While the rating tells you how good a book is according to our two core criteria, it says nothing about its particular defining features. Therefore, we use a set of 20 qualities to characterize each book by its strengths:
Applicable – You’ll get advice that can be directly applied in the workplace or in everyday situations.
Analytical – You’ll understand the inner workings of the subject matter.
Background – You’ll get contextual knowledge as a frame for informed action or analysis.
Bold – You’ll find arguments that may break with predominant views.
Comprehensive – You’ll find every aspect of the subject matter covered.
Concrete Examples – You’ll get practical advice illustrated with examples of real-world applications or anecdotes.
Controversial – You’ll be confronted with strongly debated opinions.
Eloquent – You’ll enjoy a masterfully written or presented text.
Engaging – You’ll read or watch this all the way through the end.
Eye opening – You’ll be offered highly surprising insights.
For beginners – You’ll find this to be a good primer if you’re a learner with little or no prior experience/knowledge.
For experts – You’ll get the higher-level knowledge/instructions you need as an expert.
Hot Topic – You’ll find yourself in the middle of a highly debated issue.
Innovative – You can expect some truly fresh ideas and insights on brand-new products or trends.
Insider’s take – You’ll have the privilege of learning from someone who knows her or his topic inside-out.
Inspiring – You’ll want to put into practice what you’ve read immediately.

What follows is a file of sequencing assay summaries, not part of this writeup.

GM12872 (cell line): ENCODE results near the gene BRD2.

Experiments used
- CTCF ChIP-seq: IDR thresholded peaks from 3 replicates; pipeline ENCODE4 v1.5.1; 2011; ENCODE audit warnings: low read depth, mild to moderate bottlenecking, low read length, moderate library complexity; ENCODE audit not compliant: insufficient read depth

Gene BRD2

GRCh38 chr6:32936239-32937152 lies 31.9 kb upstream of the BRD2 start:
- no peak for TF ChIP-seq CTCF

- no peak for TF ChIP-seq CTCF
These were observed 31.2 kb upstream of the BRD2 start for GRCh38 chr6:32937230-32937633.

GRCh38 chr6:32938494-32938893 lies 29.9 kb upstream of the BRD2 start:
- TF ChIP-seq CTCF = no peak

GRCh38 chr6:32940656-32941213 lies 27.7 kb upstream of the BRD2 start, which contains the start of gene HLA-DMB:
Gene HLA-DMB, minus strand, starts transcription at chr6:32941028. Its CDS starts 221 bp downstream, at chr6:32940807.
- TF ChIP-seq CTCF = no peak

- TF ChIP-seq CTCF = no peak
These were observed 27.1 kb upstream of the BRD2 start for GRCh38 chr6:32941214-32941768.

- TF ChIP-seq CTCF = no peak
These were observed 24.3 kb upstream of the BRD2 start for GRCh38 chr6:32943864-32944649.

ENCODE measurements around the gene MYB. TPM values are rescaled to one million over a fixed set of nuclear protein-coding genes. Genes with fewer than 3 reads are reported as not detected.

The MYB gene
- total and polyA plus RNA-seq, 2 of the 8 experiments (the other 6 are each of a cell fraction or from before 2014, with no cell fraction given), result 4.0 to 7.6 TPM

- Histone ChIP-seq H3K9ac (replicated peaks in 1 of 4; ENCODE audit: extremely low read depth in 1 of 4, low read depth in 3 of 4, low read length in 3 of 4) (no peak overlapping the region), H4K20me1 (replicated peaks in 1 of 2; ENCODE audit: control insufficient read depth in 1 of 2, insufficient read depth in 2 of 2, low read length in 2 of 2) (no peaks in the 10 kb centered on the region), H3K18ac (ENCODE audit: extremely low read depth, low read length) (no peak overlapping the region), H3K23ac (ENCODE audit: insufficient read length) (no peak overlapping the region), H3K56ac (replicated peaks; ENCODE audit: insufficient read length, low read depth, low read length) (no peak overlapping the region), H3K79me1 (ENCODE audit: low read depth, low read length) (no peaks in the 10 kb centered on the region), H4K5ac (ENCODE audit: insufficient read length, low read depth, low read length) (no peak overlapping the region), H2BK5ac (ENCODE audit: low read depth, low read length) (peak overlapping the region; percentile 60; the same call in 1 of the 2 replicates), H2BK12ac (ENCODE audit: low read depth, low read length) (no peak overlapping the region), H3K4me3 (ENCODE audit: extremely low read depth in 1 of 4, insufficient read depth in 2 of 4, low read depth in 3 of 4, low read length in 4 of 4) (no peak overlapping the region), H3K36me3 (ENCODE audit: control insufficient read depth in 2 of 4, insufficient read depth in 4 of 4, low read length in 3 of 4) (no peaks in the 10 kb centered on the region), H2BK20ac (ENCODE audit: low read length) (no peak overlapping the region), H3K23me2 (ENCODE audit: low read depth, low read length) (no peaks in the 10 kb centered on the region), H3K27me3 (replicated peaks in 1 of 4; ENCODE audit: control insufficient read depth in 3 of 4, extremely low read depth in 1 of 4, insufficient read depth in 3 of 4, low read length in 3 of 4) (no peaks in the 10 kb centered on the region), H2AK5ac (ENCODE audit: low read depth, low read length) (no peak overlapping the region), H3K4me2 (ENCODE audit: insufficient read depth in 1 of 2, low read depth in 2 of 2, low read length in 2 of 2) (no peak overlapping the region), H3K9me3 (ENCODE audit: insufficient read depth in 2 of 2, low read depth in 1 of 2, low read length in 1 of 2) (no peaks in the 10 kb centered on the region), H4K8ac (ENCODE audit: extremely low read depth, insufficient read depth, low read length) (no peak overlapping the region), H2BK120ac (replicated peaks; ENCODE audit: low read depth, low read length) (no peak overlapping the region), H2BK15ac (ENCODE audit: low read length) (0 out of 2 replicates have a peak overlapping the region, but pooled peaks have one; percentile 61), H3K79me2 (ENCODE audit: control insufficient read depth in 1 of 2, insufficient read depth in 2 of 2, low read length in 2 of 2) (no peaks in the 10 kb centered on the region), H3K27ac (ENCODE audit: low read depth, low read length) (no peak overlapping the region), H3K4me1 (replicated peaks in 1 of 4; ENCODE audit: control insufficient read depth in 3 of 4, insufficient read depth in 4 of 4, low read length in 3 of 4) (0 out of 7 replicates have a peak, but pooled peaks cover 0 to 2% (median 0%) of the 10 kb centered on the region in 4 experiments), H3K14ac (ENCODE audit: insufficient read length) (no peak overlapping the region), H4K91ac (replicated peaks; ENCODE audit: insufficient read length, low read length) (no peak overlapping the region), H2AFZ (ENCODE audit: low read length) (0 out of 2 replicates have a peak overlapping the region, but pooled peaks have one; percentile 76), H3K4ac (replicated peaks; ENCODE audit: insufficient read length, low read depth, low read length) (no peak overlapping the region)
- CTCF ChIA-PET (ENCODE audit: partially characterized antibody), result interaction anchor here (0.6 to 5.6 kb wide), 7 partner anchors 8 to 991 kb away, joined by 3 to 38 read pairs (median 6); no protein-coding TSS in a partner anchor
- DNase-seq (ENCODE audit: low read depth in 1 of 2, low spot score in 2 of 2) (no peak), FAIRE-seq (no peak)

Overview – You’ll get a broad treatment of the subject matter, mentioning all its major aspects.
Scientific – You’ll get facts and figures grounded in scientific research.
Visionary – You’ll get a glimpse of the future and what it might mean for you.
Well structured – You’ll find this to be particularly well organized to support its reception or application.
Marketing your products or services in China can be baffling. Westerners and East Asians, including the Chinese, perceive reality differently from each other. This makes it difficult for Westerners to execute a campaign or commercial that hooks Chinese consumers. Messages that appeal to one group of consumption-oriented young Chinese will likely alienate another group. Shanghai-based consultant Mary Bergstrom expertly scrutinizes China’s young people, mapping their likes, dislikes, motivations and aspirations – everything Western firms must know to market to this vast audience. getAbstract recommends Bergstrom’s often surprising advice to those who want to sell in China or learn more about the moneyed youth of the Middle Kingdom.
About the Author
Mary Bergstrom heads The Bergstrom Group, a Shanghai-based consultancy that has developed a network of trend spotters and subject matter experts from across China.